Jewish World Review

JWR's Pundits
World Editorial
Cartoon Showcase

Mallard Fillmore

Michael Barone
Mona Charen
Linda Chavez
Greg Crosby
Larry Elder
Don Feder
Suzanne Fields
James Glassman
Paul Greenberg
Bob Greene
Betsy Hart
Nat Hentoff
David Horowitz
Marianne Jennings
Michael Kelly
Mort Kondracke
Ch. Krauthammer
Lawrence Kudlow
Dr. Laura
John Leo
David Limbaugh
Michelle Malkin
Jackie Mason
Chris Matthews
Michael Medved
Kathleen Parker
Wes Pruden
Sam Schulman
Amity Shlaes
Roger Simon
Tony Snow
Thomas Sowell
Cal Thomas
Jonathan S. Tobin
Ben Wattenberg
George Will
Bruce Williams
Walter Williams
Mort Zuckerman

Consumer Reports

Reports of mystery illness multiply | (UPI) -- Reports on the mystery illness dubbed severe acute respiratory syndrome continued to stream in from different corners of the world Tuesday.

In the United States, the number of suspected cases has reached 72, the Centers for Disease Control and Prevention reported, although so far there have been no deaths attributed to the disease.

"We knew it was coming," said Katy Hoskins, CDC spokeswoman, who also explained why no deaths have been reported in the United States: Because they had a heads up, U.S. health officials could take preventive action quickly, she said.

The estimated number does not include three airline passengers at a California hospital under evaluation. About 200 passengers on an airliner that landed in San Jose, Calif., were prohibited temporarily from getting off the plane when the pilot was told a few passengers and crew members were exhibiting symptoms similar to those associated with SARS.

The three people on board who were ill were taken to a local hospital, a California Health Department spokeswoman told United Press International.

California has one of the highest numbers of U.S. suspected cases -- 20, including three people who fell ill after household members returned from travel in southeast Asia, the spokeswoman said. The other 17 had been to Asia, where the vast majority of cases has been reported.

Additional suspected SARS cases in the United States were reported Tuesday in Vermont, Massachusetts, Washington, North Carolina and Colorado.

Globally, the World Health Organization reported cases have topped 1,800 among 17 countries. The number of people who have died has risen to 62, or 3.4 percent of suspected cases. These figures do not include new cases being reported by local media in Indonesia and the Philippines, where three and 31 cases, respectively, are suspected. In addition, CNN reported Tuesday two more deaths in Canada possibly associated with SARS.

According to other reports from around the world:

-- On Monday, more than 240 residents of an apartment complex in Hong Kong were evacuated to vacation camps in the countryside for isolation to try to minimize transmission. Hong Kong's health department is requiring the residents of Block E of Amoy Gardens to be quarantined for 10 days. WHO reported 107 of the residents lived in apartments, one atop the other, suggesting a possible pattern of transmission not seen in other affected areas.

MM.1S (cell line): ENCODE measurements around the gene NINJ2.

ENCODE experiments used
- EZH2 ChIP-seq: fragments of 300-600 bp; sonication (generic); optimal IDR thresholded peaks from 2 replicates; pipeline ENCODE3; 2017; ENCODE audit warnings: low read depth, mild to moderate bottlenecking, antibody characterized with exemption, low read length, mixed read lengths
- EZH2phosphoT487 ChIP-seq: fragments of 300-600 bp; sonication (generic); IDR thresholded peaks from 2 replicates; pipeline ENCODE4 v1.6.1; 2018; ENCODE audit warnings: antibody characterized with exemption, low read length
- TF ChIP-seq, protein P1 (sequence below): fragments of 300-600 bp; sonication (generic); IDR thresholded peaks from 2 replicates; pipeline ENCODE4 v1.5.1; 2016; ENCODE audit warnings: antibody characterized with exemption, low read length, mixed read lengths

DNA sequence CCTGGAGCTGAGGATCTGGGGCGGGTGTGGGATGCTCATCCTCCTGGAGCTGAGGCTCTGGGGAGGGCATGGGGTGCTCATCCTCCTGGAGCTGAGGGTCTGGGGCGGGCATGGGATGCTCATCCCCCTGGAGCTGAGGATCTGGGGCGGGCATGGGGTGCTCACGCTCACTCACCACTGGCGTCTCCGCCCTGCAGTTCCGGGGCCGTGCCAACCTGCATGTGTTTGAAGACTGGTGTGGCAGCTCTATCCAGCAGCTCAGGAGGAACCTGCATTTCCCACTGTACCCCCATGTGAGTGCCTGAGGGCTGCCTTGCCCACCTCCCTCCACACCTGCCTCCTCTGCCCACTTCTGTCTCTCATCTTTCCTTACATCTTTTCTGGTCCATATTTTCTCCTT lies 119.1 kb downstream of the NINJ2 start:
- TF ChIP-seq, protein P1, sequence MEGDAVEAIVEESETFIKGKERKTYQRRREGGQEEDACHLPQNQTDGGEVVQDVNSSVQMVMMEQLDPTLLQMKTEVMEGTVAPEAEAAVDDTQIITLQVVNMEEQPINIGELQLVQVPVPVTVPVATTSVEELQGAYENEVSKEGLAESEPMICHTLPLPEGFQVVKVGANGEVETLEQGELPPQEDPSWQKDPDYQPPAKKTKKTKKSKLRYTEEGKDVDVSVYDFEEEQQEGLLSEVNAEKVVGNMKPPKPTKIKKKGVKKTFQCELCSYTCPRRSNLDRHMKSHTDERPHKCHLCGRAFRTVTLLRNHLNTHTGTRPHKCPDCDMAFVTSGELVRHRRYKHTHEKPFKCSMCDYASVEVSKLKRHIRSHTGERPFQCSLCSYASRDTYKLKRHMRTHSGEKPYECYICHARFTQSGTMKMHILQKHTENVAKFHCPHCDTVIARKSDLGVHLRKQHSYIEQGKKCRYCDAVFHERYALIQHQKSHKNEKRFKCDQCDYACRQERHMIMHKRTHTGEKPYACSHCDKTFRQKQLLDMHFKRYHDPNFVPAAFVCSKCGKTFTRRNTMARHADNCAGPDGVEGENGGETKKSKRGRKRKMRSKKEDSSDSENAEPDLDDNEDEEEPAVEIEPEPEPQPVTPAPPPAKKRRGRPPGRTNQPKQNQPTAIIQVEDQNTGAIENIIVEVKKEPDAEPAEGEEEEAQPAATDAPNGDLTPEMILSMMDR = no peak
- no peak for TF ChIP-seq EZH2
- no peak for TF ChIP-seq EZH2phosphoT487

-- The New Zealand Herald reported health authorities were "considering asking tour groups from countries affected by the deadly pneumonia virus SARS to postpone traveling here."

-- The Bangkok Post reported the following mandate issued by the Public Health Ministry: "All travelers returning from Hong Kong, China, Vietnam, Singapore and Taiwan must stay home for at least 14 days or face legal action."

-- The Straits Times in Singapore reported a possible source of the SARS virus: "'WHO is working on a theory that the virus has its source in farm animals in southern China,' a source from the Geneva-based body told (Agence France-Presse) in Manila."

The CDC is about 90 percent sure the virus responsible for severe acute respiratory syndrome is a new strain of coronavirus, Hoskins told UPI.

This possible isolation of the cause of SARS could lead to better methods of identification and treatment of the virus that has prompted travel advisories, a global health alert and jitters about a sometimes fatal disease.

The key to containing the disease will be physician vigilance and high-level compliance with health guidelines, said Dr. Jeffrey Drazen, editor in chief of the New England Journal of Medicine.

However, Dr. Susan McLellan, infectious disease and tropical medicine expert at Tulane University in New Orleans, told UPI a real problem might arise if the disease starts spreading in poor countries such as India and regions such as sub-Saharan Africa.

Unlike the United States, Canada and other wealthy countries, nonindustrialized nations have poor reporting systems, she said, and the virus will be difficult to contain.

Appreciate this type of reporting? Why not sign-up for the daily JWR update. It's free. Just click here.

Comment by clicking here.


© 2003, UPI